• Film & TV •
2012: The Year in Film
2012 has been a fine year for cinema, producing an impressive number of quality films. In celebration, here‚Äôs one take on the top films of the year. A few caveats before we begin: first, this list is purely subjective and personal, meaning it is vulnerable to both personal bias and the fact that there are plenty of films I missed. Secondly, it is based on films first released into British cinemas this year, which is why some festival favourites from last year have snuck in. That said, let‚Äôs start the countdown…
15. Monsieur Lazhar
A fairly straightforward inspirational teacher story, but done with tact and surprising grace. This Montreal-set drama does little new and most of its plot points are predictable, but it tackles them with a happily minimal level of sentimentality, aided by some unmannered performances. It also gets points for including themes of bereavement and immigration without becoming an issues movie.
Rian Johnston‚Äôs latest effort is one of the year‚Äôs more frustrating and uneven films, yet it remains absolutely thrilling when it works. Its furiously smart premise and plotting are admirable, and Bruce Willis is absolutely terrific. Although the movie is let down by distracting CGI and an almost laughably overblown final half hour, it at least has the best opening scene of this year and is directed with flair and √©lan by Johnston.
13. The Dark Knight Rises
While I didn‚Äôt see The Avengers, of the superhero flicks I did make it to this year this was the most assured, exciting and ambitious (though I did also like Marc Webb‚Äôs light, zippy Spiderman reboot). While this film misses the dynamism Heath Ledger brought to its predecessor and thus is sometimes a little too caught up in its own grandeur, the set-pieces are stunning and the ensemble cast impressive. If nothing else, it‚Äôs incredibly refreshing and important to have a mainstream blockbuster with so much thoughtfulness and noble intent behind it, even if the film cannot quite live up to its own vision.
12. Rust and Bone
While it would be hard to call Jacques Audiard‚Äôs melodrama an important or zeitgeist capturing film, there‚Äôs no doubt that it is one of the most outstandingly directed and acted movies of the year. Impressively, it manages to take on a collection of abhorred clich√©s and rehabilitate them almost completely, making its characters feel like real human beings and refusing to back away from the extent of their flaws. It does suffer from an emotionally manipulative and rather too convenient climax, but overall this is a satisfying and compelling watch, and also gets points for having a key plot point revolving around expired yogurt.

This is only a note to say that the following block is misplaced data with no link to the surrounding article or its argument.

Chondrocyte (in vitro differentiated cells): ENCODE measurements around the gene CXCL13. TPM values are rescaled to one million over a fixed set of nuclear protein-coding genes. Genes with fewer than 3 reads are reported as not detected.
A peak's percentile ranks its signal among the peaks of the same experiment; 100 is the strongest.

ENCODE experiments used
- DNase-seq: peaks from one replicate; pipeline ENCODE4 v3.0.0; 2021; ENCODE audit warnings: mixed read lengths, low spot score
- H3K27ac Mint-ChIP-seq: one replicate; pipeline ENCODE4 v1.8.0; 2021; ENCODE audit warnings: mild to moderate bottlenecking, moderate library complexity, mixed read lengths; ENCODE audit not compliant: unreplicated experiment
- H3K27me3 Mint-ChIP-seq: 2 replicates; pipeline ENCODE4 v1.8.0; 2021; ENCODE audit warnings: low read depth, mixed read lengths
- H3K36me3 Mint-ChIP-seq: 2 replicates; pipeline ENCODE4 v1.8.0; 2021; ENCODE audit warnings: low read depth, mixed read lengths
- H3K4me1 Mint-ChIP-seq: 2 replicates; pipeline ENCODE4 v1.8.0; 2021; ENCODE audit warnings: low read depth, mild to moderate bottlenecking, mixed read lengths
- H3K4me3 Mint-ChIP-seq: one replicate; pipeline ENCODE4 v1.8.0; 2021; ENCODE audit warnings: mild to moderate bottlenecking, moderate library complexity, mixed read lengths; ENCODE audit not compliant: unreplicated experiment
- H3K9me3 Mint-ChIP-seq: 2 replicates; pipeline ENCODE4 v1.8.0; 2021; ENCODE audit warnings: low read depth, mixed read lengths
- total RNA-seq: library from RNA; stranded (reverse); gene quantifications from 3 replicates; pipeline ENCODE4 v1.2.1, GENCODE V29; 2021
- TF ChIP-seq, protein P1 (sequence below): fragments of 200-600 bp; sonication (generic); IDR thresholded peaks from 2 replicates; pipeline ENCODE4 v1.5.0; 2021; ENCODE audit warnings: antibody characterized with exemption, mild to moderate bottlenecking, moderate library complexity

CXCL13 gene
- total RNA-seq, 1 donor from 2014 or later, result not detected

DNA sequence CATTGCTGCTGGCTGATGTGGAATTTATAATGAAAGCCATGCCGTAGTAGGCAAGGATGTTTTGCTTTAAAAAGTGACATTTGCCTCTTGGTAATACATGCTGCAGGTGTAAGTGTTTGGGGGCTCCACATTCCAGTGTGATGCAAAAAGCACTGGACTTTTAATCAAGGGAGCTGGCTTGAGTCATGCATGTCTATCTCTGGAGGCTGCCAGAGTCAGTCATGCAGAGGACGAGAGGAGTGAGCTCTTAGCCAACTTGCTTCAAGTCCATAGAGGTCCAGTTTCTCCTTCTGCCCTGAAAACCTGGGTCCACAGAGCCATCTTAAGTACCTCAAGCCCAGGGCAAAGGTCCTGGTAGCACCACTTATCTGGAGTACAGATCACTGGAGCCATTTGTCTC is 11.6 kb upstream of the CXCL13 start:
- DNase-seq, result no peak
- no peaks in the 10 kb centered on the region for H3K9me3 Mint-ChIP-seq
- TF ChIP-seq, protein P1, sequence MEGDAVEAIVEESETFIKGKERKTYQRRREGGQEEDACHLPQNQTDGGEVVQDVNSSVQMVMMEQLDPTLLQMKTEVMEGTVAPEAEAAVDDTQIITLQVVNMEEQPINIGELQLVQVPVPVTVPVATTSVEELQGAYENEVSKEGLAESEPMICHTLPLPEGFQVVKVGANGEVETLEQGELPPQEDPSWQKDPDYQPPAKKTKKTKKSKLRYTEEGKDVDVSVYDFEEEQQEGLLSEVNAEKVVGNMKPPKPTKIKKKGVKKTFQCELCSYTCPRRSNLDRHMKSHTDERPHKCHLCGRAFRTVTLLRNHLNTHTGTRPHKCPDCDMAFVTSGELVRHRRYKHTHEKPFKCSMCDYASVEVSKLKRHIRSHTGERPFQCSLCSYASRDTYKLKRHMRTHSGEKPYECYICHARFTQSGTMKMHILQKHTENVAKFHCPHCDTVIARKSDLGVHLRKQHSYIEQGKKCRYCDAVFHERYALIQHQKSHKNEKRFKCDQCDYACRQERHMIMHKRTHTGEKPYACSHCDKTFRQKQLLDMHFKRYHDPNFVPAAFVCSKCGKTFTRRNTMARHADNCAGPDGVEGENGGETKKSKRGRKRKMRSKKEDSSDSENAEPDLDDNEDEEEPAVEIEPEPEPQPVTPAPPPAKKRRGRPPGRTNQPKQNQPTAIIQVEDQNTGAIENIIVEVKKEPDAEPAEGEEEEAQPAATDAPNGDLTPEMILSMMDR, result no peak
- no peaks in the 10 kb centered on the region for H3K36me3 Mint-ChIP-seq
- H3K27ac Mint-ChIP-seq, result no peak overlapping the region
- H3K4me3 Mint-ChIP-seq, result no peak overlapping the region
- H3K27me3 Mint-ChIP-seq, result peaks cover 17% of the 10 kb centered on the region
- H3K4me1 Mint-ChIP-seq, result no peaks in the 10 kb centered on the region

Shame is rather hard work, but there‚Äôs no doubting its forcefulness of intent. Anchored by Michael Fassbender‚Äôs intense, impressive performance and bolstered by great supporting work from Carey Mulligan, this sex addiction drama is almost overwhelmingly emotive and powerful. Some of the scenes suffer from try-hard direction, as if Steve McQueen is focusing on making the film as impressive as possible rather than putting the story first, but in the main this is an effective and affective film. A gruelling watch perhaps, but certainly a captivating one.
10. Silver Linings Playbook
A screwball comedy about mental health sounds like a recipe for disaster, but this winning effort from David O. Russell focuses the comedy on the characters rather than the conditions for the most part. As with The Fighter, Russell gets notable performances from his all-star cast, but while Jennifer Lawrence, Jacki Weaver and Robert De Niro are great it‚Äôs Bradley Cooper who is the real revelation here. The film gets better and better as it rumbles along to a delicious climax, though the very end might be a little too pat. There‚Äôs no doubt that this is one of the year‚Äôs most rollicking, tender and enjoyable films.
9. The Muppets
While I would never take a child to see this perhaps overly affectionate reboot of the classic franchise, for anyone with Muppet-nostalgia its endless sentiment for the characters is infectious. Even for those who don‚Äôt get a little weepy at the opening lines of ‘Rainbow Connection’, this film still has plenty to offer. It‚Äôs potently funny and witty when it takes a break from mooning over the history of the brand, and moreover is perhaps the best musical in what feels like forever. Despite the floods of celebrity cameos, it‚Äôs hard to see the film dating badly, and it‚Äôs a shame that a really terrific picture has been so underrated on account of being a family film. I‚Äôd be surprised if Les Mis is better.
8. The Cabin In The Woods
Another unfairly ignored film from this year was Joss Whedon‚Äôs horror effort, which is far less straightforward and far more ambitious than advertised. While I wouldn‚Äôt want to reveal any of the movie‚Äôs twists and surprises, I will say that this is the year‚Äôs smartest and most subtly inventive film, constantly subverting expectations until the astonishing last act. Considering the mishmash of tones and rampant explosion of ideas, the film largely succeeds admirably, though it perhaps could be a little scarier.